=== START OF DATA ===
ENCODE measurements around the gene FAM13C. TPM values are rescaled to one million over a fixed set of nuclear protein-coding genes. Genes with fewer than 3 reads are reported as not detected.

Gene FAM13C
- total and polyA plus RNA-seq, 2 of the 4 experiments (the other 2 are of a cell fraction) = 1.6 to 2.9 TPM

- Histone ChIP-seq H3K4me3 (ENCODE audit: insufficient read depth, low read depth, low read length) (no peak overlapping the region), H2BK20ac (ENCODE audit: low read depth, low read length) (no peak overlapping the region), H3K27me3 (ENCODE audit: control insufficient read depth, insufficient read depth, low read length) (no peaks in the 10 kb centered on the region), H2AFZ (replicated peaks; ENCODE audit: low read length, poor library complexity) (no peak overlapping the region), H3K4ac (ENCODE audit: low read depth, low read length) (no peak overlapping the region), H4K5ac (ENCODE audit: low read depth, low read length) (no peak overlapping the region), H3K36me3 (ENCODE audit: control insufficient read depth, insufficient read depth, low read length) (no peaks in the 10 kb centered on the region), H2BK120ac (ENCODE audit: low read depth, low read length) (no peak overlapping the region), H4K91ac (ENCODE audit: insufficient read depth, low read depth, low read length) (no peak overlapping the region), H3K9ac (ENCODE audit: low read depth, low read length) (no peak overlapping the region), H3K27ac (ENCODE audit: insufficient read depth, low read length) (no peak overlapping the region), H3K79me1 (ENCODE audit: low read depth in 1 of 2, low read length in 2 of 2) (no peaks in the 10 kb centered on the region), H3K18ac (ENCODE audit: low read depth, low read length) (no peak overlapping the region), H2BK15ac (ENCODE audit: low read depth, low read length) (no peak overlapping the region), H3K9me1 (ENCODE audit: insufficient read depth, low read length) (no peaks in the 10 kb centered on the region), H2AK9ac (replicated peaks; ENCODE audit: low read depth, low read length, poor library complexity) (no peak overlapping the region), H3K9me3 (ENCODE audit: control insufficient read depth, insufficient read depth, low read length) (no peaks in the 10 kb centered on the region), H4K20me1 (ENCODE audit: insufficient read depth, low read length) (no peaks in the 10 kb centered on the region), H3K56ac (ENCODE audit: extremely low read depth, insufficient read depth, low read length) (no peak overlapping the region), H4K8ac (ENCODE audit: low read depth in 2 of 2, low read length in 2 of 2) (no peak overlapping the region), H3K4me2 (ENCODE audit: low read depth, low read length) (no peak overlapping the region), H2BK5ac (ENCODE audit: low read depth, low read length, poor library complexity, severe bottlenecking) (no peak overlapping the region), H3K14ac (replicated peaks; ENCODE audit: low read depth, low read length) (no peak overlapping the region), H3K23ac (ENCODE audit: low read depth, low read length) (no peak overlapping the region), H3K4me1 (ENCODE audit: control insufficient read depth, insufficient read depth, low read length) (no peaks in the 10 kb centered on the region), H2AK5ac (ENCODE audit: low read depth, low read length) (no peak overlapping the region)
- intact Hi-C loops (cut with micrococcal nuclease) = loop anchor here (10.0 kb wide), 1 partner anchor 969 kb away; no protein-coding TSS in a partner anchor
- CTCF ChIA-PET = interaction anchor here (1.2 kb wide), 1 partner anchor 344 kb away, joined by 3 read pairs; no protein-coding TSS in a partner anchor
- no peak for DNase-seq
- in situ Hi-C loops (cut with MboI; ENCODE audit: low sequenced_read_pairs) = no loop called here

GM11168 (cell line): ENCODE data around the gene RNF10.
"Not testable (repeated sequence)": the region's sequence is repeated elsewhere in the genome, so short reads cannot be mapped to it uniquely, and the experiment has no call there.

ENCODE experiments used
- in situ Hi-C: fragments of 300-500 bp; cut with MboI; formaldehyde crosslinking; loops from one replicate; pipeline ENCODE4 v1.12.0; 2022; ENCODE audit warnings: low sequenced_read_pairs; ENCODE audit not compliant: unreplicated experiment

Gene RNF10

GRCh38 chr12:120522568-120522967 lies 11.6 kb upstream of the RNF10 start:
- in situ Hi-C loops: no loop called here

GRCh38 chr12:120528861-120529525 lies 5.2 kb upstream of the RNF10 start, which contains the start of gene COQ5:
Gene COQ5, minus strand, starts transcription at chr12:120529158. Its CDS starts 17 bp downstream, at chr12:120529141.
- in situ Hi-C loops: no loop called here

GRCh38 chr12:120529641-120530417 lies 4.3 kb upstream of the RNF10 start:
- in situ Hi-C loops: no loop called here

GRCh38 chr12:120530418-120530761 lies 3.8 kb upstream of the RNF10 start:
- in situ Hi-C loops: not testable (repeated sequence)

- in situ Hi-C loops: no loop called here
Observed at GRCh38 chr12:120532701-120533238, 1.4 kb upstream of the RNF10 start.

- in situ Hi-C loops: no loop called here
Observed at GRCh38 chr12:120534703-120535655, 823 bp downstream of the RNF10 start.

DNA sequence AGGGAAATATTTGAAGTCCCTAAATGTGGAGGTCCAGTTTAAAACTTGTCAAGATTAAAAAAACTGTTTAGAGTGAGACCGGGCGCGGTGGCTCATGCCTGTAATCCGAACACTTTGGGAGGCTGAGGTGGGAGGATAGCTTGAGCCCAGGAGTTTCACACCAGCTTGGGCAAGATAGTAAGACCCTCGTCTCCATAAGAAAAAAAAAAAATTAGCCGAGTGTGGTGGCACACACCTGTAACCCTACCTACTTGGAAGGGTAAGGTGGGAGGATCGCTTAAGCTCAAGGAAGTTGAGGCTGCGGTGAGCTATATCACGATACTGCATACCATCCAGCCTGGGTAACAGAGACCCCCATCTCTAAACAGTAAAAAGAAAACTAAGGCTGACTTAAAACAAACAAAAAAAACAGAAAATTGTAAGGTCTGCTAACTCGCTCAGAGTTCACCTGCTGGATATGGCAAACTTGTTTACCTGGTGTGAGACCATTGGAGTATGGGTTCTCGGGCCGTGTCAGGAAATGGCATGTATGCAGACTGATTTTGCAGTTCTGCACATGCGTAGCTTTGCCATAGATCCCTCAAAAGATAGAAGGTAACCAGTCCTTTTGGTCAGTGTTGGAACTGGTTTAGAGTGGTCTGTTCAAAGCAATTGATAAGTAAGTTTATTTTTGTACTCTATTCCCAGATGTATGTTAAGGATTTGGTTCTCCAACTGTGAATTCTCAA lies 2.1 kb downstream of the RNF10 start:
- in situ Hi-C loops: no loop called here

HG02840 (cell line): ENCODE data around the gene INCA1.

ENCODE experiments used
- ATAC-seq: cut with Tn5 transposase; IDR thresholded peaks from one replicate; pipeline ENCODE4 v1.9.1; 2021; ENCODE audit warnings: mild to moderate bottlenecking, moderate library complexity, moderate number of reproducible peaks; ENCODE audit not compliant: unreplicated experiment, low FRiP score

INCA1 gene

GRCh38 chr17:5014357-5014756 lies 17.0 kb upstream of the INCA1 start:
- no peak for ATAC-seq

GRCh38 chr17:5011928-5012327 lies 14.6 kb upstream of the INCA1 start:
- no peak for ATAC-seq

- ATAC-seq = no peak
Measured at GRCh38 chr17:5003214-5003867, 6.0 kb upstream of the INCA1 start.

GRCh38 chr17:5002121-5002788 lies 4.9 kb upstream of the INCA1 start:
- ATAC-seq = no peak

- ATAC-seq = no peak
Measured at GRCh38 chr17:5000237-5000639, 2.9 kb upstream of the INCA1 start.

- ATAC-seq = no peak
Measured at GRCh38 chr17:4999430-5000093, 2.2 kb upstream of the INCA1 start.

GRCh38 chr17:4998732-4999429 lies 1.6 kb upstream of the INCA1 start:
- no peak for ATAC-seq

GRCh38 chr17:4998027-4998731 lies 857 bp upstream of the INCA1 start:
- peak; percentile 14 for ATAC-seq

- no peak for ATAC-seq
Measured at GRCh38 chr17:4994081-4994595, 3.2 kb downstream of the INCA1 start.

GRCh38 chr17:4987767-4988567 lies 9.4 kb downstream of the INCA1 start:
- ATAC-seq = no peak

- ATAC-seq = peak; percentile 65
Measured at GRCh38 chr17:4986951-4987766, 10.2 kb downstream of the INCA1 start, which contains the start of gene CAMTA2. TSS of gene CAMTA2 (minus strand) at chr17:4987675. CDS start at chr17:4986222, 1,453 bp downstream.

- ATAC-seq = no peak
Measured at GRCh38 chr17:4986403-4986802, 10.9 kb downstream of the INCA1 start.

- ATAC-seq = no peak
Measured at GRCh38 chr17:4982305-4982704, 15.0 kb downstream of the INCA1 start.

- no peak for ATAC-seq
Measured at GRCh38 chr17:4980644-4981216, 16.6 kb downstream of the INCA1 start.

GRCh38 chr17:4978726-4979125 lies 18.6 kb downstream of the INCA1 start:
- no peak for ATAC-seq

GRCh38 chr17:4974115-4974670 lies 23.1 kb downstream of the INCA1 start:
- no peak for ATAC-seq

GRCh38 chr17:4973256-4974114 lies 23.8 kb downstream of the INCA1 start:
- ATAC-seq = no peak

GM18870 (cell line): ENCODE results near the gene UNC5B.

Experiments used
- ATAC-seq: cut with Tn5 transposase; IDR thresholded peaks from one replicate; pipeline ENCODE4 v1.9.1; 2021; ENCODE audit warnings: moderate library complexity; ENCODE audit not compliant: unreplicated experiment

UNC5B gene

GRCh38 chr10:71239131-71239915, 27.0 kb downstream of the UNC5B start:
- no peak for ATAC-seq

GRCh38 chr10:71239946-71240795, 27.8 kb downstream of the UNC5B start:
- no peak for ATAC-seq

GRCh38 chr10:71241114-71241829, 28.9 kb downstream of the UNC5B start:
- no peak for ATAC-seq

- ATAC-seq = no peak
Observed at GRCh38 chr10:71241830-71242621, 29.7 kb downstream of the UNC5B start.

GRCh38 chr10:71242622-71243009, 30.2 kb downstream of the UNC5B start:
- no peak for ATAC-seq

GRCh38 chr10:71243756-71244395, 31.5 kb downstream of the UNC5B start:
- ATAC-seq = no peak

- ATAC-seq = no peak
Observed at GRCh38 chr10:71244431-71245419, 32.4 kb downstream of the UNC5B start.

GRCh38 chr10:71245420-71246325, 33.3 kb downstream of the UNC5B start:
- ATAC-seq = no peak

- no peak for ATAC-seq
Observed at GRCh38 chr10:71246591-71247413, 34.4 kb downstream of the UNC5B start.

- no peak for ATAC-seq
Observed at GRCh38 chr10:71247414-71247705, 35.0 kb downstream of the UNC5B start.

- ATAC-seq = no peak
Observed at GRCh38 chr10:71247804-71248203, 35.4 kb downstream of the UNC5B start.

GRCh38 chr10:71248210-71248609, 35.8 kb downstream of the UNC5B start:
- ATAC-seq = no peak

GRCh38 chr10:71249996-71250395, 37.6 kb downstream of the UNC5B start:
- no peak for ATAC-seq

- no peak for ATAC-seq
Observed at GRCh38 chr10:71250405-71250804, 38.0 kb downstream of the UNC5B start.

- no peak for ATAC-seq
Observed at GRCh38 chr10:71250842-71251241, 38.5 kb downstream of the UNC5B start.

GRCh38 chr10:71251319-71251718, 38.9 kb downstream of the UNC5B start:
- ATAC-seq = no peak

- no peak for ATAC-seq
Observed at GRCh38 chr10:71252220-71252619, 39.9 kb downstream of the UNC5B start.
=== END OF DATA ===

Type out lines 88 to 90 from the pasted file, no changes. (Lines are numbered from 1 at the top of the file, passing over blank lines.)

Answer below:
Observed at GRCh38 chr10:71246591-71247413, 34.4 kb downstream of the UNC5B start.

- no peak for ATAC-seq
Observed at GRCh38 chr10:71247414-71247705, 35.0 kb downstream of the UNC5B start.